Beyond the basic robustness of Them’s Fightin’ Herds fighting system, developer Mane6 has also done a whole lot of work tightening up the nuances as well. Though Them’s Fightin’ Herds provides ample opportunities for players to juggle their enemies, a juggle decay system is in place which essentially makes it much more difficult and even impossible to juggle your opponent after a few hits, preventing the sort of infinite combo abuse that has plagued other fighting games in the process.
Another perhaps obvious difference that Them’s Fightin’ Herds brings to the table is the fighters themselves. A world away from the vertical bipeds that permeate just about every other one on one fighter since the beginning of the time, the various cows, reindeers, sheep and more that you’ll be scrapping with in the game present a very different (and more horizontally inclined) form that can make reading attacks a very different endeavour than it would be in something like Street Fighter V. This also results in a vastly flatter, though lengthier set of hitboxes too, meaning that your attacks need to be modified accordingly.
Of course any one on one fighting game essentially lives or dies by the quality of fighters on its roster and in this, though the array of fighters on offer is certainly far smaller than I would like it to be, each of the Ungulate scrappers in Them’s Fightin’ Herds feels uniquely great to play and seemingly tuned to within an inch of their digital life. From the mid-range lassoing abilities of Arizona the cow (voiced by Tara Strong, no less), to the furious short-hoof combos of Shanty, the pirate goat, each of the combatants in Them’s Fightin’ Herds isn’t just animated with their own bespoke charm and flair, but they also play completely differently too. This is how it should be – we just need *more* of it.
And then there’s the support for Rollback Netcode. As if Them’s Fightin’ Herds hasn’t proven its genre credentials sufficiently enough already, the implementation of the latency busting Rollback Netcode means that online matches tend to be buttery smooth and ultra-responsive affairs that underpin its sophisticated fighting engine wonderfully.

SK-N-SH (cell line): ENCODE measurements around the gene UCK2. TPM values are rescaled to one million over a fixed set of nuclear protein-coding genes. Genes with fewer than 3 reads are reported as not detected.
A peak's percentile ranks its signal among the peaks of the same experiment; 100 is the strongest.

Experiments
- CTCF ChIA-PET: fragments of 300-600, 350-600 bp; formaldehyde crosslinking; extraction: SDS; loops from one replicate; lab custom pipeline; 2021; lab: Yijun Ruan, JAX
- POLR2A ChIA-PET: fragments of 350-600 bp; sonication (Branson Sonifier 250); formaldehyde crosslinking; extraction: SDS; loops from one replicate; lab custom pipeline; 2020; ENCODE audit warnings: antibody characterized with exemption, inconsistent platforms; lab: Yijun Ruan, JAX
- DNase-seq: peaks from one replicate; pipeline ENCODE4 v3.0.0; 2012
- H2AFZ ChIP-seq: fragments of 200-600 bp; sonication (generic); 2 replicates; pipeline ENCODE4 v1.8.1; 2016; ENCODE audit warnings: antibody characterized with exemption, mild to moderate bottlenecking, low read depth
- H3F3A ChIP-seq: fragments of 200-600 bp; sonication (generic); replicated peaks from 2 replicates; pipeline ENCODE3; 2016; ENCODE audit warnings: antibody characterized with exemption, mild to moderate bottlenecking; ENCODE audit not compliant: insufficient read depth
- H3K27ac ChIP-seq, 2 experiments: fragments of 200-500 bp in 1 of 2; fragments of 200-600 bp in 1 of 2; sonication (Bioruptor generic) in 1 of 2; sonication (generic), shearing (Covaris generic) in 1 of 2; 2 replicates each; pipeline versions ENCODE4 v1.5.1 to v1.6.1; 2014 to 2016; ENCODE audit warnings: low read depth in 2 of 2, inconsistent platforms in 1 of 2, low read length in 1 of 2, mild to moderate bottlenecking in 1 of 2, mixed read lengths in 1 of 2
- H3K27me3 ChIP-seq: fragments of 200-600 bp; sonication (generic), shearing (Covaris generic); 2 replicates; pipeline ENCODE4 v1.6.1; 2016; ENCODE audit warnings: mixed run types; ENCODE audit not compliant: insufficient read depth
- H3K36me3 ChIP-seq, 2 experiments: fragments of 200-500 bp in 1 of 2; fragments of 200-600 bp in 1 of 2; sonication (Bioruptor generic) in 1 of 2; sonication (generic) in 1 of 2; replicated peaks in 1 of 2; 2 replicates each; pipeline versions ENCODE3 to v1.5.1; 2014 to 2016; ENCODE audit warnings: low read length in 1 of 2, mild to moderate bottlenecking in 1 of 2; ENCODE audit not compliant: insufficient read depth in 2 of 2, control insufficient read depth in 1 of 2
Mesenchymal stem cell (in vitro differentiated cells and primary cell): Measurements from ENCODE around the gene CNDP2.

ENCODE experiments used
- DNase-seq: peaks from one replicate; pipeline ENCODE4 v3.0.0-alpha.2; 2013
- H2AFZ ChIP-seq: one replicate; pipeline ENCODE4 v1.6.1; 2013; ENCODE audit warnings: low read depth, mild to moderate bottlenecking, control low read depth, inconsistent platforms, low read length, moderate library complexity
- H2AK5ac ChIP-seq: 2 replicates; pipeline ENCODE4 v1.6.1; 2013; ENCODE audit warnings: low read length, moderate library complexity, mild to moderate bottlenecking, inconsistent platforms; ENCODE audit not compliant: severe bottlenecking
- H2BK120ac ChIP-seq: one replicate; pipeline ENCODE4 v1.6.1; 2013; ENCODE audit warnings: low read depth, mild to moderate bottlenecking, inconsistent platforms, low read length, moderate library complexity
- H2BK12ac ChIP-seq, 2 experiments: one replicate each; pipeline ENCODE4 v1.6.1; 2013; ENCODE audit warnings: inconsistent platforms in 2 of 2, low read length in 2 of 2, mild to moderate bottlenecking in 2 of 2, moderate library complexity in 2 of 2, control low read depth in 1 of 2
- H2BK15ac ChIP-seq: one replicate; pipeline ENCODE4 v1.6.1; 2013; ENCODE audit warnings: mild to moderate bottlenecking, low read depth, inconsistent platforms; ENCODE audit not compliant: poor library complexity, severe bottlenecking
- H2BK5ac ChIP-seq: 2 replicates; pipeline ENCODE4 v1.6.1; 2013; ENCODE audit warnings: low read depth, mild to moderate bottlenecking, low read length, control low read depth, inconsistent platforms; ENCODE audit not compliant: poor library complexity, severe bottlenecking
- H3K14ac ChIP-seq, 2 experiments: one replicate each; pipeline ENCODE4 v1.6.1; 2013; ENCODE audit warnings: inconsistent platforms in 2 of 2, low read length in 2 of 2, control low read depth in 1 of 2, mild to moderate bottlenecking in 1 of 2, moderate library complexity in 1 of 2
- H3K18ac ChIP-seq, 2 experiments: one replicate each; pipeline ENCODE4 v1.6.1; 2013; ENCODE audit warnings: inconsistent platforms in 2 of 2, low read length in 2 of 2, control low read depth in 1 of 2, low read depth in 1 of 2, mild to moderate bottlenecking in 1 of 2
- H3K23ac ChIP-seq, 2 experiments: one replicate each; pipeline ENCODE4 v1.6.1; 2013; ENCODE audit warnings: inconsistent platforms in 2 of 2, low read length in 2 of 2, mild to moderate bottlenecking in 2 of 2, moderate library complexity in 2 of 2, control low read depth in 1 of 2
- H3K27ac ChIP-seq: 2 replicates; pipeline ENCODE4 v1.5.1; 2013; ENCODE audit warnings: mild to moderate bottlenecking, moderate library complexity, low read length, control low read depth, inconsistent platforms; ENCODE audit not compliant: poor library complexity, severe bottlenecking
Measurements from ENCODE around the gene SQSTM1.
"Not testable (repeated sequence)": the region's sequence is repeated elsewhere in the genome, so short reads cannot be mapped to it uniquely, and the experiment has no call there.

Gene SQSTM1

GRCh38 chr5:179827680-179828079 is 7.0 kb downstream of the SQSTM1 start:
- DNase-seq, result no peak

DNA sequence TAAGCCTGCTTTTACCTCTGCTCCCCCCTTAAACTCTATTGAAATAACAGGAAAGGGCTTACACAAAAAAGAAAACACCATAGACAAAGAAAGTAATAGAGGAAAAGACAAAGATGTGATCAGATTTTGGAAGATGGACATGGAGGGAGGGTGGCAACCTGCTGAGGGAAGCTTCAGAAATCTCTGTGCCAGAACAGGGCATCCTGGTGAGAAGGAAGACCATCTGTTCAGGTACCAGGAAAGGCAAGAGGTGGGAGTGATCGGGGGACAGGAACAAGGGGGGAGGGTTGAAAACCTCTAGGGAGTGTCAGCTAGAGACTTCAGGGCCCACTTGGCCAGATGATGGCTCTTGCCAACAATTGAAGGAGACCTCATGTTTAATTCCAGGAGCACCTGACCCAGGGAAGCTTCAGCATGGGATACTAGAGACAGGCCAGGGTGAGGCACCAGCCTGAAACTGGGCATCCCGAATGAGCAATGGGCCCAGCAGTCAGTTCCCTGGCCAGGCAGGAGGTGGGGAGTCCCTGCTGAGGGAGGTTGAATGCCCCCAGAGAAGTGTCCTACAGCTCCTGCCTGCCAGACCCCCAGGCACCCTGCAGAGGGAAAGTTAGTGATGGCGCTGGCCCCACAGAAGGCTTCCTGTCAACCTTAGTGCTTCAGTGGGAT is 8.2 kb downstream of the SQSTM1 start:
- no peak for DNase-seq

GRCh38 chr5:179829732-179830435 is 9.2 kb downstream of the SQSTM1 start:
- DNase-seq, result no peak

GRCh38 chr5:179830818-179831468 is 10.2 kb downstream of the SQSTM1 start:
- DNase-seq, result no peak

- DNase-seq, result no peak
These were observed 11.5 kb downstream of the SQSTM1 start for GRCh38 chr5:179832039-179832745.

Further afield from the usual offline, arcade, practice and online game modes, Them’s Fightin’ Herds also boasts a super in-depth story mode that basically puts to shame similar efforts from other offerings in the fighting game genre. Viewed from a top-down, classic 16-bit style perspective, the story mode of Them’s Fightin’ Herds is an engagingly retro affair told through a wealth of static in-game art and text with fights, naturally, breaking up the proceedings as necessary. It’s actually a highly entertaining and well-written story too, as our hoofed fighters must seal away The Predators, an ancient evil, as they fight with each other and alliances are both made and broken with oddly dramatic aplomb. Colour me surprised with regards to how much I enjoyed this.
Don’t let the delightfully twee My Little Pony style aesthetic fool you, Them’s Fightin’ Herds is an ultra legitimate, one on one fighter with an abundance of charm and an unexpectedly compelling story mode. Though the diminutive roster is a concern, Them’s Fightin’ Herds is nonetheless a superb fighter that I fear owing to its decidedly cutesy presentation, not nearly enough folks will play.
Them’s Fightin’ Herds is out now on PS4 and PS5.
Review code kindly provided by PR.